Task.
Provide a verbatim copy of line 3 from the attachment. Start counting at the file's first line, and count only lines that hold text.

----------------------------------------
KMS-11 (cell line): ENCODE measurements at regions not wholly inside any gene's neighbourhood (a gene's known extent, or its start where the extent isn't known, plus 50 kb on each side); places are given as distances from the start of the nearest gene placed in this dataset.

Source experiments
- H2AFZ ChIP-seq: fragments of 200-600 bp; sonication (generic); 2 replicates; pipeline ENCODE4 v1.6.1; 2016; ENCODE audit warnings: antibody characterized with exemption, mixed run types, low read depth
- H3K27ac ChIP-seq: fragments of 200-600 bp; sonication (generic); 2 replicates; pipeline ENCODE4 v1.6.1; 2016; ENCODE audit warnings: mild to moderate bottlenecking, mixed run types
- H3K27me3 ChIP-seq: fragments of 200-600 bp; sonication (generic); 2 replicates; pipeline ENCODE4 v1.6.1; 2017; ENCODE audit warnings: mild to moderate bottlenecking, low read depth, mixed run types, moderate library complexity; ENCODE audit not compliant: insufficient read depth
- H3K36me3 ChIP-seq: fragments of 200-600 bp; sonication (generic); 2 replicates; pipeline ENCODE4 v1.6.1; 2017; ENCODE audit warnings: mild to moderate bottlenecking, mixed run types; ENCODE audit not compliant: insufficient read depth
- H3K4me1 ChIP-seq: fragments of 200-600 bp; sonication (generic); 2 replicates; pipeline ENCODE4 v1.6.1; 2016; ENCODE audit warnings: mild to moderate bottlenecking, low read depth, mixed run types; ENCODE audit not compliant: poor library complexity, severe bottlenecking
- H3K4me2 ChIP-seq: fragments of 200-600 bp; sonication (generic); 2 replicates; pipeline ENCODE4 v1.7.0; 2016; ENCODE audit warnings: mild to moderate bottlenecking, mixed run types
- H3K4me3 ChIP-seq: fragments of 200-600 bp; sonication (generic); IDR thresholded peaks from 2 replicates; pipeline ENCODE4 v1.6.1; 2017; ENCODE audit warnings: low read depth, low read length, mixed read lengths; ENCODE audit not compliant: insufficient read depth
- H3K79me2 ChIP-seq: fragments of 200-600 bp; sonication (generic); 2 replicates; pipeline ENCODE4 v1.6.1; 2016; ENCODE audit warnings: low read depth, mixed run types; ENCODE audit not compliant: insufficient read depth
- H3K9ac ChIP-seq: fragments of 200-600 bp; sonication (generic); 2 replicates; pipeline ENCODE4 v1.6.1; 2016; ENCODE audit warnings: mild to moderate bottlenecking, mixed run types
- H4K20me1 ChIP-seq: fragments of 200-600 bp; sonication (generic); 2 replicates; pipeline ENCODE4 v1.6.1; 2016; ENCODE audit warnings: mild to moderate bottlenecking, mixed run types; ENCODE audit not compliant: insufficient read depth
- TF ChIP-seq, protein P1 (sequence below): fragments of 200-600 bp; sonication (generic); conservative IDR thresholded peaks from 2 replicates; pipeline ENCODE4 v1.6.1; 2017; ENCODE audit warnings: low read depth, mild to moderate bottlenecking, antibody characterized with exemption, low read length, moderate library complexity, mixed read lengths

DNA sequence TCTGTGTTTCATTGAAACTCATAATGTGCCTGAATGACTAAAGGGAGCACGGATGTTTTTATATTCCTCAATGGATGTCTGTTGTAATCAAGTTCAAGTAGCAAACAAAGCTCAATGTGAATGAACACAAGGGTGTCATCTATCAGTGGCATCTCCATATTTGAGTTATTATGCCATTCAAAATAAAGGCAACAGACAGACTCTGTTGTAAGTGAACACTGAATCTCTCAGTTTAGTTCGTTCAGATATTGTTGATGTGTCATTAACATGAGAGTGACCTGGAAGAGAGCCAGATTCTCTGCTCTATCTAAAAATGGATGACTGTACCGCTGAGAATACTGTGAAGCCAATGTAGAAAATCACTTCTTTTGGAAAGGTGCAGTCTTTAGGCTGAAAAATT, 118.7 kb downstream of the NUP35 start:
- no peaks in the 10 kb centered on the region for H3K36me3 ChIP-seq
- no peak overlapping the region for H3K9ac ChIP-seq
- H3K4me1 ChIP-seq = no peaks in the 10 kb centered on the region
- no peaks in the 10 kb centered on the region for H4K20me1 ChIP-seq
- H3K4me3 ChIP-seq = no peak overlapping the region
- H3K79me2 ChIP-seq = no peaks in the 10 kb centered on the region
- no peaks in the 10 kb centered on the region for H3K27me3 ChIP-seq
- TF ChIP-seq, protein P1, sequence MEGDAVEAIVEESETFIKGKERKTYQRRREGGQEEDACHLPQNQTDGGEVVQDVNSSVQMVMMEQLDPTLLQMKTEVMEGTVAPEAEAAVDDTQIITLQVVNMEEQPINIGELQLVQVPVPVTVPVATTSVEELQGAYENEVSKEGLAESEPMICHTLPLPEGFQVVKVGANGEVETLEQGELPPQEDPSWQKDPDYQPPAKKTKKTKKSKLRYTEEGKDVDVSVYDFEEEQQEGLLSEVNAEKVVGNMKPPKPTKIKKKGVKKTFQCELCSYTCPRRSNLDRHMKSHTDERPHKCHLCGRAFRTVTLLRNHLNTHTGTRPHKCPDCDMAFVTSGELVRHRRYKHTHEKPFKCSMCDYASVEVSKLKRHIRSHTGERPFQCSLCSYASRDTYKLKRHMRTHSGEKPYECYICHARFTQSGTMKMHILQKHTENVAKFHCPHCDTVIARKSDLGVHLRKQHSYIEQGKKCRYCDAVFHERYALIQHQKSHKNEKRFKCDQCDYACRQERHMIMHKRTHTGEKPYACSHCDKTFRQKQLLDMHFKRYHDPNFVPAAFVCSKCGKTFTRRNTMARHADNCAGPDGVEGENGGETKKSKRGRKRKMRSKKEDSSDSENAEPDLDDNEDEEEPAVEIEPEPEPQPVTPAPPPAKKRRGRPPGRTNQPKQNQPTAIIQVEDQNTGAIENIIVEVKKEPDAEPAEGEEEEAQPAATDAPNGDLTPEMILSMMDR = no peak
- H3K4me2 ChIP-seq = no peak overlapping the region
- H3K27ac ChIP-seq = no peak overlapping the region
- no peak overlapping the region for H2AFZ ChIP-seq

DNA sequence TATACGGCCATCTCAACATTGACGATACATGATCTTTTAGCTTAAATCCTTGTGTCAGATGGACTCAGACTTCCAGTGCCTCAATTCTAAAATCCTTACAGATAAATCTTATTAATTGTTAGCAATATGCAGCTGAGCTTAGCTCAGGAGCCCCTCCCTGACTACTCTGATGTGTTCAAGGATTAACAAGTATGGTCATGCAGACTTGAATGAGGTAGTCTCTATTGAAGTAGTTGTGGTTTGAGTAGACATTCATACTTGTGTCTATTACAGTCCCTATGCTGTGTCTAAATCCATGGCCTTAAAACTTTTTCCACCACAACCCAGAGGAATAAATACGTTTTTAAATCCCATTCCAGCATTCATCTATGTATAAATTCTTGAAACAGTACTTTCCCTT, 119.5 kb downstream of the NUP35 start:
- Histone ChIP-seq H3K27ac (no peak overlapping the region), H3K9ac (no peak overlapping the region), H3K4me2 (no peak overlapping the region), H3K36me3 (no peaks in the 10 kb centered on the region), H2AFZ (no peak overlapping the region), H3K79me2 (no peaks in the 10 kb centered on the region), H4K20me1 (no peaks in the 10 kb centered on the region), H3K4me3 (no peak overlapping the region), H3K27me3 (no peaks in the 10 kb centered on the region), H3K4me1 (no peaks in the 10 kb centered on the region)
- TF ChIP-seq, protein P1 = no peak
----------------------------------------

- H2AFZ ChIP-seq: fragments of 200-600 bp; sonication (generic); 2 replicates; pipeline ENCODE4 v1.6.1; 2016; ENCODE audit warnings: antibody characterized with exemption, mixed run types, low read depth